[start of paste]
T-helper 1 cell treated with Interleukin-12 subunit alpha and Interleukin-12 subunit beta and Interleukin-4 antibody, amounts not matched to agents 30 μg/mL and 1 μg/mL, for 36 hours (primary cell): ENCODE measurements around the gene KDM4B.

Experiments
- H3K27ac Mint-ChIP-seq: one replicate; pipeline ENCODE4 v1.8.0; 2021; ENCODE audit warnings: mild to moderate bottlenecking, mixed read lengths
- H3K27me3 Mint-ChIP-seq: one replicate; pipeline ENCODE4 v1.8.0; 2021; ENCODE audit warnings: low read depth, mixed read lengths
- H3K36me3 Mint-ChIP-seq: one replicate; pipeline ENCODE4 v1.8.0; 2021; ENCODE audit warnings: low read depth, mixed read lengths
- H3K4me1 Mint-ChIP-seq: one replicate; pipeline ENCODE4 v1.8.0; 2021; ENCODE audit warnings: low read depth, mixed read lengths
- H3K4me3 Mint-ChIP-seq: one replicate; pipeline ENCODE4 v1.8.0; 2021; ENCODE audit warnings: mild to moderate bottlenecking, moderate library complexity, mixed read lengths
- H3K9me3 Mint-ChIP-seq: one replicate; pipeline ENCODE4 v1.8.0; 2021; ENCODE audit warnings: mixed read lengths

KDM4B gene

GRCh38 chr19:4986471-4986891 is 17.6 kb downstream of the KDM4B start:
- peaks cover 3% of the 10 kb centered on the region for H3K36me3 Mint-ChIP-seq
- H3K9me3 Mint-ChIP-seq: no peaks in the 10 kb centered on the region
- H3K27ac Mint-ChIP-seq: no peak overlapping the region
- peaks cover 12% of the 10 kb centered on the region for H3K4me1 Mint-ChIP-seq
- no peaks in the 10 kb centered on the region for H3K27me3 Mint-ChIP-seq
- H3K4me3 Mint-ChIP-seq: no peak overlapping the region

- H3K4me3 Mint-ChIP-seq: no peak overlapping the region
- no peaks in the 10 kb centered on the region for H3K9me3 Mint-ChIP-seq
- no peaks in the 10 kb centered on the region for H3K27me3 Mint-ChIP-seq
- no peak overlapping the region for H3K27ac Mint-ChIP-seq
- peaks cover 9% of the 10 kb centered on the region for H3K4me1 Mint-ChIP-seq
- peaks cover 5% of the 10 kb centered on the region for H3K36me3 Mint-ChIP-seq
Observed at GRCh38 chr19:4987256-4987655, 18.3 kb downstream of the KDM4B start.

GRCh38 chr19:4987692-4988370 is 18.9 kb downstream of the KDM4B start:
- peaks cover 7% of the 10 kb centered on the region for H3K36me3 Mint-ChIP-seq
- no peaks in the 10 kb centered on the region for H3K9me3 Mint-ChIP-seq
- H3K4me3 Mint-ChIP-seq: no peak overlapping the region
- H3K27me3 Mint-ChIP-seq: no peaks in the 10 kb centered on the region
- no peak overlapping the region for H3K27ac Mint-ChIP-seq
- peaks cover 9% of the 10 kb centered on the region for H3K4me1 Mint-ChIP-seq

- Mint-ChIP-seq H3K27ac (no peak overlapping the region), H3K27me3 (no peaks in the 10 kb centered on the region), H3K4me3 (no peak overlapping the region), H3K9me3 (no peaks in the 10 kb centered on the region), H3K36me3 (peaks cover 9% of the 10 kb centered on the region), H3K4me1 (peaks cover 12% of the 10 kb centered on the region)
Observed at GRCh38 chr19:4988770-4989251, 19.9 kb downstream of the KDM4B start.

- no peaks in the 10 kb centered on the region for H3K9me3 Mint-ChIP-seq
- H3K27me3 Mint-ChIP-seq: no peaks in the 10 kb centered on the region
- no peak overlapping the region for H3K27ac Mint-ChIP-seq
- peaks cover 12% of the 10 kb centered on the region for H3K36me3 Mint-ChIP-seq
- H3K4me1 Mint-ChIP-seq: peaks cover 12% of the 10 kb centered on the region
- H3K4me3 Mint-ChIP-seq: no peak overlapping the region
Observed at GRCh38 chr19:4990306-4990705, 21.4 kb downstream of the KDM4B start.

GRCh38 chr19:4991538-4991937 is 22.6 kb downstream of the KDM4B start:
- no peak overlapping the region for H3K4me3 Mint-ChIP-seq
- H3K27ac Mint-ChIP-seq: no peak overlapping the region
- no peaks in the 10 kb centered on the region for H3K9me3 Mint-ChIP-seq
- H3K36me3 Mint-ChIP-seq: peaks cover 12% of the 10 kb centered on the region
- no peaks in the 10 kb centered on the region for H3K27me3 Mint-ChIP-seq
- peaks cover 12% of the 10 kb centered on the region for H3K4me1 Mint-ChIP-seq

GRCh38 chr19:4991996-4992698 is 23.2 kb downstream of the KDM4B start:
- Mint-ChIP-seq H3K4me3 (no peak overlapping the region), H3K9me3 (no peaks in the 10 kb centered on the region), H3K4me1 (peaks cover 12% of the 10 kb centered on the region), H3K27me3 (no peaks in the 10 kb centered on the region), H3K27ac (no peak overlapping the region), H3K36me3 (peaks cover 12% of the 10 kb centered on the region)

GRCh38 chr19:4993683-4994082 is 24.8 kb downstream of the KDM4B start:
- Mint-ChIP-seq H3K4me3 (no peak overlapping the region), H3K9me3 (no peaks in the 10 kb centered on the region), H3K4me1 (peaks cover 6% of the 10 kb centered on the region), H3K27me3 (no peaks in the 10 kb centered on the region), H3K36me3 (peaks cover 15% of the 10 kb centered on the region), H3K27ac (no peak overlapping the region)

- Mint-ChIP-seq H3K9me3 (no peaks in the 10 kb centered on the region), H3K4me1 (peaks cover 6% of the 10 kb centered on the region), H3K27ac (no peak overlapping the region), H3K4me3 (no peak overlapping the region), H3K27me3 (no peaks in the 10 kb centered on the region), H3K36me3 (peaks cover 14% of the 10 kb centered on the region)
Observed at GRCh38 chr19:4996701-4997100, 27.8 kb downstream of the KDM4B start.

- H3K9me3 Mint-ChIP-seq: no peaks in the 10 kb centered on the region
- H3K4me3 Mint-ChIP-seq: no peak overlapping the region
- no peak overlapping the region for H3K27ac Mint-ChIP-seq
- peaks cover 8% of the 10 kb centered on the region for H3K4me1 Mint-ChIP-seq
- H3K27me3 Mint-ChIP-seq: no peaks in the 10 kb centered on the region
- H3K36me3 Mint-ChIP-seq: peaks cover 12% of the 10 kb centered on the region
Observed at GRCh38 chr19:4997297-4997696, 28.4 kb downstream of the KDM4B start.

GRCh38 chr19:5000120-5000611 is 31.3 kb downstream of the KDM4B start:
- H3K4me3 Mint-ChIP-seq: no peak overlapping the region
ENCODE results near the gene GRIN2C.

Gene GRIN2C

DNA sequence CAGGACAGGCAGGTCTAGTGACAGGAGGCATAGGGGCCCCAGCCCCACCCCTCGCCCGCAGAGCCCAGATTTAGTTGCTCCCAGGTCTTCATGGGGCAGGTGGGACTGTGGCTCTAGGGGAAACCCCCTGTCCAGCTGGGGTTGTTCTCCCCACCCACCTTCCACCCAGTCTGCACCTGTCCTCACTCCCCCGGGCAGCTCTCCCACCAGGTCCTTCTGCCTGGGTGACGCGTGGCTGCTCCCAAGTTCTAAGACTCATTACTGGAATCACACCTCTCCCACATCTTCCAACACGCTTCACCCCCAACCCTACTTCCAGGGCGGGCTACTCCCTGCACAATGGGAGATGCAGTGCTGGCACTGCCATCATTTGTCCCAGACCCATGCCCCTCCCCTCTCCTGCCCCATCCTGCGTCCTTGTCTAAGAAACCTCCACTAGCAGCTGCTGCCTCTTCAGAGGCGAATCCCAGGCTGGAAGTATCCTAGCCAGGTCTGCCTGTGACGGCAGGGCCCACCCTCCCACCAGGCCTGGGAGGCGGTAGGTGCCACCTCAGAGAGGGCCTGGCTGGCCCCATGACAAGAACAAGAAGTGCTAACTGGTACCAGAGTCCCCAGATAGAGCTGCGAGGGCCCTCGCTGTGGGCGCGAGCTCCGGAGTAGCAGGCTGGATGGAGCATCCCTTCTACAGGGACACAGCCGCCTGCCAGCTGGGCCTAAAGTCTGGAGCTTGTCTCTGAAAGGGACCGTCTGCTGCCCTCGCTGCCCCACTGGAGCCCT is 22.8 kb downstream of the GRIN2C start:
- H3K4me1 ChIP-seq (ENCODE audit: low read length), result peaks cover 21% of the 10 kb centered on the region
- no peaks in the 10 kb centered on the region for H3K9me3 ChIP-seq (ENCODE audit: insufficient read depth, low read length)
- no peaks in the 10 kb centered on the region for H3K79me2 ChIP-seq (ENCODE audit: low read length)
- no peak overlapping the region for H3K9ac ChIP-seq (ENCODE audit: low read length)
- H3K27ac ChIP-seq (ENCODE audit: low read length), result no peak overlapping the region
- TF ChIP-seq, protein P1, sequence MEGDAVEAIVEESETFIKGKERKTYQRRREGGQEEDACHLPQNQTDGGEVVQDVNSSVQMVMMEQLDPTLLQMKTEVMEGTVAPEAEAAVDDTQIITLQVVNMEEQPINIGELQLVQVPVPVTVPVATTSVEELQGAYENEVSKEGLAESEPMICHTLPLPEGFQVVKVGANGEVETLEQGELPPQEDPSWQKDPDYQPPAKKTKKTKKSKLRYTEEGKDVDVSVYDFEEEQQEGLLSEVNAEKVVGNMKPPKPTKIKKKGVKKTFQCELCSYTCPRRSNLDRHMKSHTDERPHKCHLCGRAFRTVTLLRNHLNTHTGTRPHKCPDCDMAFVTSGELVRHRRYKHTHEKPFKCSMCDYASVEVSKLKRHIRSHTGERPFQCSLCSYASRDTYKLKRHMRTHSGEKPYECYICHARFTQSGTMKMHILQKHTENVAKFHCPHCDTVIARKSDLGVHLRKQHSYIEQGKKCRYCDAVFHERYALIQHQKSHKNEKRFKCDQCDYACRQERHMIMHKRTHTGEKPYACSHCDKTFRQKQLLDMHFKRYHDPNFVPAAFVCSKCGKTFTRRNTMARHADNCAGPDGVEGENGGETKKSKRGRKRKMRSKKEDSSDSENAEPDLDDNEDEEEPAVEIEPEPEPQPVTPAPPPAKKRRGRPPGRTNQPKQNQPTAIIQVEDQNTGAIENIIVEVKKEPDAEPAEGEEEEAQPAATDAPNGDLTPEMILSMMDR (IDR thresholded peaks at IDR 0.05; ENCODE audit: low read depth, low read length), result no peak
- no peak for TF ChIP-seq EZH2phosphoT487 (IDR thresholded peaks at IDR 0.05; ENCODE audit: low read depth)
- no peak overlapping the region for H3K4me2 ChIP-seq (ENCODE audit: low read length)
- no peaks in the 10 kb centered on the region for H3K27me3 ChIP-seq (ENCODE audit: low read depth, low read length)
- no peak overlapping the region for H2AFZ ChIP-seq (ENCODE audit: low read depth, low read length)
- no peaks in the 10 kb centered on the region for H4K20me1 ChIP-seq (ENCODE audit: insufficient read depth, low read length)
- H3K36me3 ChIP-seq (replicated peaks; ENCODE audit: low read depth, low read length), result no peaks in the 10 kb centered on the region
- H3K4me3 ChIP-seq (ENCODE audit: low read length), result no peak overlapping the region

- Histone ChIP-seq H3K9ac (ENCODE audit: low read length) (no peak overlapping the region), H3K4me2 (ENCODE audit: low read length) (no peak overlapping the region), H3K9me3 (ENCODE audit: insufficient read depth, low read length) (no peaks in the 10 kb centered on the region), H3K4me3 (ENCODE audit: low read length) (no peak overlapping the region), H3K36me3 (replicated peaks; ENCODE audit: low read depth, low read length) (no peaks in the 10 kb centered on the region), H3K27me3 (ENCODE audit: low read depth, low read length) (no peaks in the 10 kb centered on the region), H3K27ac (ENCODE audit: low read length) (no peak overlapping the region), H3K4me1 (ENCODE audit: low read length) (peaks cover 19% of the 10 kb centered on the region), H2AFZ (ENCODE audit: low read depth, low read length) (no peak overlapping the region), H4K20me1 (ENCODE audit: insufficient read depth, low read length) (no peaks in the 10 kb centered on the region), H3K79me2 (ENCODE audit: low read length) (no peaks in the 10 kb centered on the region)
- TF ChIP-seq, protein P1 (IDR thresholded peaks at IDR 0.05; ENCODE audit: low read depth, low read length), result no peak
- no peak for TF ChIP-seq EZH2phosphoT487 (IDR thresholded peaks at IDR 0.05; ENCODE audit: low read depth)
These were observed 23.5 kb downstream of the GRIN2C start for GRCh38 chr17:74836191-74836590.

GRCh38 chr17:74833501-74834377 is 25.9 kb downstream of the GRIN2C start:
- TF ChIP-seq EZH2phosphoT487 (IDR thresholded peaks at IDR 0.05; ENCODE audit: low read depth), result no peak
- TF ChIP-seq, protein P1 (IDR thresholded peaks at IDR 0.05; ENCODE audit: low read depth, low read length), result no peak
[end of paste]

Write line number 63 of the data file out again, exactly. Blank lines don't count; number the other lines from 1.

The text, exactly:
Gene GRIN2C